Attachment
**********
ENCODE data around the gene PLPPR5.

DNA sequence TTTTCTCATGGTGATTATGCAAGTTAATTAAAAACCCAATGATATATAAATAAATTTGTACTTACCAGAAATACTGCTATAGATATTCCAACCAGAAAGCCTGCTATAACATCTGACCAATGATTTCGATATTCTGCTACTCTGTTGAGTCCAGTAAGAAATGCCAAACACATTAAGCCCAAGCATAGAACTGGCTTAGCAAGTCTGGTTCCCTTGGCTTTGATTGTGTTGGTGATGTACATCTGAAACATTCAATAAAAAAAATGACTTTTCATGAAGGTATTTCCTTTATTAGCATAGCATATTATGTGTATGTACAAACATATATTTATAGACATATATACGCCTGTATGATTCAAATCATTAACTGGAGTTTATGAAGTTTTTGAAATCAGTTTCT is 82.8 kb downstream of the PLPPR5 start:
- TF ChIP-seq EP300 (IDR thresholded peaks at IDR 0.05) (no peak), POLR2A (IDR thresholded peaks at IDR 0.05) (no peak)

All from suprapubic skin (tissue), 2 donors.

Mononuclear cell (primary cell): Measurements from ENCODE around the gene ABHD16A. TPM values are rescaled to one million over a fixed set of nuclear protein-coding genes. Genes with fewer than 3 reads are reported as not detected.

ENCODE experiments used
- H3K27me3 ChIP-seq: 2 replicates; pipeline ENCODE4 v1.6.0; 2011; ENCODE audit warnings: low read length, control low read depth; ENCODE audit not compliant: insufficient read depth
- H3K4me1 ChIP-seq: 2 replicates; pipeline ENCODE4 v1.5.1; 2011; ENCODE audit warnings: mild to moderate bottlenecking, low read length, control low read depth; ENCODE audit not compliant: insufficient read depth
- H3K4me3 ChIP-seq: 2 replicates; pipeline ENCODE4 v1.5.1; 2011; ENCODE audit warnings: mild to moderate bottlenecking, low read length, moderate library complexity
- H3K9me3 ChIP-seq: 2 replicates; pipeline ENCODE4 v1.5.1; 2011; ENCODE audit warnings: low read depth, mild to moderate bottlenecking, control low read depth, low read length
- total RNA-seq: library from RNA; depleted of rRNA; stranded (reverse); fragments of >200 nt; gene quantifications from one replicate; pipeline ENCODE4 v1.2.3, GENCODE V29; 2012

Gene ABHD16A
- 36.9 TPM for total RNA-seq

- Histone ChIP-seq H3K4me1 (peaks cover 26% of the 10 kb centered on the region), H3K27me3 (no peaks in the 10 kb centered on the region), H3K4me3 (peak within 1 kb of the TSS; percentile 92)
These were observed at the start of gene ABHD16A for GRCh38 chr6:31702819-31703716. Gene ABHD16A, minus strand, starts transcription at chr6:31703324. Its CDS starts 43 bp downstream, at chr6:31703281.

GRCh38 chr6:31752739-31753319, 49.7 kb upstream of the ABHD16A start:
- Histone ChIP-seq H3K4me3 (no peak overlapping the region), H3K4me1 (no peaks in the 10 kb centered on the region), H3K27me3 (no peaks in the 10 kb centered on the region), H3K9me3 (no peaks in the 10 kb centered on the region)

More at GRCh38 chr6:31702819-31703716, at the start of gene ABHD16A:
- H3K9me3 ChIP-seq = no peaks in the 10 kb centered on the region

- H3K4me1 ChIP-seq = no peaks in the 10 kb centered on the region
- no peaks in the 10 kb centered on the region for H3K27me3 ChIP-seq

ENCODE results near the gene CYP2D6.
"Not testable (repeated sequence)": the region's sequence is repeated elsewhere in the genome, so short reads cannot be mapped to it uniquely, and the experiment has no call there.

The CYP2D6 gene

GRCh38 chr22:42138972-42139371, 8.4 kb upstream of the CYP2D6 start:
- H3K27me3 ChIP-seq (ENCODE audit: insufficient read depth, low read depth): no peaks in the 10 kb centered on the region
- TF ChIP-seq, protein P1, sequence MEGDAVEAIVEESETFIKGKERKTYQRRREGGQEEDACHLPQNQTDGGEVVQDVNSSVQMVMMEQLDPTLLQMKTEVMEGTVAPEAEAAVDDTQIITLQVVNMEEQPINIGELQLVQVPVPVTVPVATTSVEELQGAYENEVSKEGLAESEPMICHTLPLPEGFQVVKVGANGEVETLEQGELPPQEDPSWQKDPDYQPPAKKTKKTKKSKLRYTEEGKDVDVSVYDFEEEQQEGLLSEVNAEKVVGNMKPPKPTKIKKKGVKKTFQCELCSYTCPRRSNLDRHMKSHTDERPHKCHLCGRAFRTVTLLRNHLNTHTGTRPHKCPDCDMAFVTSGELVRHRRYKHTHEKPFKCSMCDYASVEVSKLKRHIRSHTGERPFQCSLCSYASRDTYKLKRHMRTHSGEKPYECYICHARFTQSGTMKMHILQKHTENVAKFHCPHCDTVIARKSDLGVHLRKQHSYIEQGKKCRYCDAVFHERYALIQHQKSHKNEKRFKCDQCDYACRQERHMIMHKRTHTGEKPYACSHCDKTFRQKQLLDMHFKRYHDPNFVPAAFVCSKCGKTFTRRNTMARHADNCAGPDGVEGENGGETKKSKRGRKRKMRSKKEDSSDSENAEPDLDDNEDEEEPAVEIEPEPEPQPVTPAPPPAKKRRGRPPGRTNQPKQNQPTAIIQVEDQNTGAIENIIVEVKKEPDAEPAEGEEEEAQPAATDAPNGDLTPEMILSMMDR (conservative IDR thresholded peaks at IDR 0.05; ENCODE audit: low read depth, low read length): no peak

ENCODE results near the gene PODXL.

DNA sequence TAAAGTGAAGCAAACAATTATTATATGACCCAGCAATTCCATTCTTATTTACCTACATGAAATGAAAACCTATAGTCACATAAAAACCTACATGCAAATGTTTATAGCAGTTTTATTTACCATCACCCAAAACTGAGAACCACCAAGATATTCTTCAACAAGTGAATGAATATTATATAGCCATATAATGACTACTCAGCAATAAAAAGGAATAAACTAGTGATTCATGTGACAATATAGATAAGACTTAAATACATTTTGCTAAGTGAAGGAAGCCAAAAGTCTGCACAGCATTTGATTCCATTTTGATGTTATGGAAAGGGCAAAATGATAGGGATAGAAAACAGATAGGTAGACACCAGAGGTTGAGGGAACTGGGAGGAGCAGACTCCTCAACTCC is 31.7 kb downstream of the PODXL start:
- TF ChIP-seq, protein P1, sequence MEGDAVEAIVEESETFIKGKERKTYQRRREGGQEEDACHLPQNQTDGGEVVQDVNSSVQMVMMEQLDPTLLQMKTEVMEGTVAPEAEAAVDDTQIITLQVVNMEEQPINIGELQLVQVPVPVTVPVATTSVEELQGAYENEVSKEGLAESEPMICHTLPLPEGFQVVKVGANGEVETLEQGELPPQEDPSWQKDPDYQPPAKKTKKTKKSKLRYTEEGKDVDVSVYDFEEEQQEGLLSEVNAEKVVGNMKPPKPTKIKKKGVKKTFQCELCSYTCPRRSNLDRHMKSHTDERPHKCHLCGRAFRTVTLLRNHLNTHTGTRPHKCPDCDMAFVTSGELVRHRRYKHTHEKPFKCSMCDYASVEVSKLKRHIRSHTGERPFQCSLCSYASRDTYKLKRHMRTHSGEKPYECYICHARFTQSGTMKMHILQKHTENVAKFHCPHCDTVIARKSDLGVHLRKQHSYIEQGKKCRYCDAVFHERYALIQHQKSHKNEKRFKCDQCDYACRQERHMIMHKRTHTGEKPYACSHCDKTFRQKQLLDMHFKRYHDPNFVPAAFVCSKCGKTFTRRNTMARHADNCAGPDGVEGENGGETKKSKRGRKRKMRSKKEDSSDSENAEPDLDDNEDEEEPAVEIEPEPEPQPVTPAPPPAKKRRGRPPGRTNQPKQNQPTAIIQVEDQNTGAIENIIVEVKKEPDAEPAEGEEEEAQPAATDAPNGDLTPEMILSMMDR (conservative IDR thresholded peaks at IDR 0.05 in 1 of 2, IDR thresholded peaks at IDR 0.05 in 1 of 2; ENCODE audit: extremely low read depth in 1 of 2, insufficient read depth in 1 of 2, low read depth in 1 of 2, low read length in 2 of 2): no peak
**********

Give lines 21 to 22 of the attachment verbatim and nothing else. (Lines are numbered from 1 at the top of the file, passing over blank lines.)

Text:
- no peaks in the 10 kb centered on the region for H3K27me3 ChIP-seq

ENCODE results near the gene CYP2D6.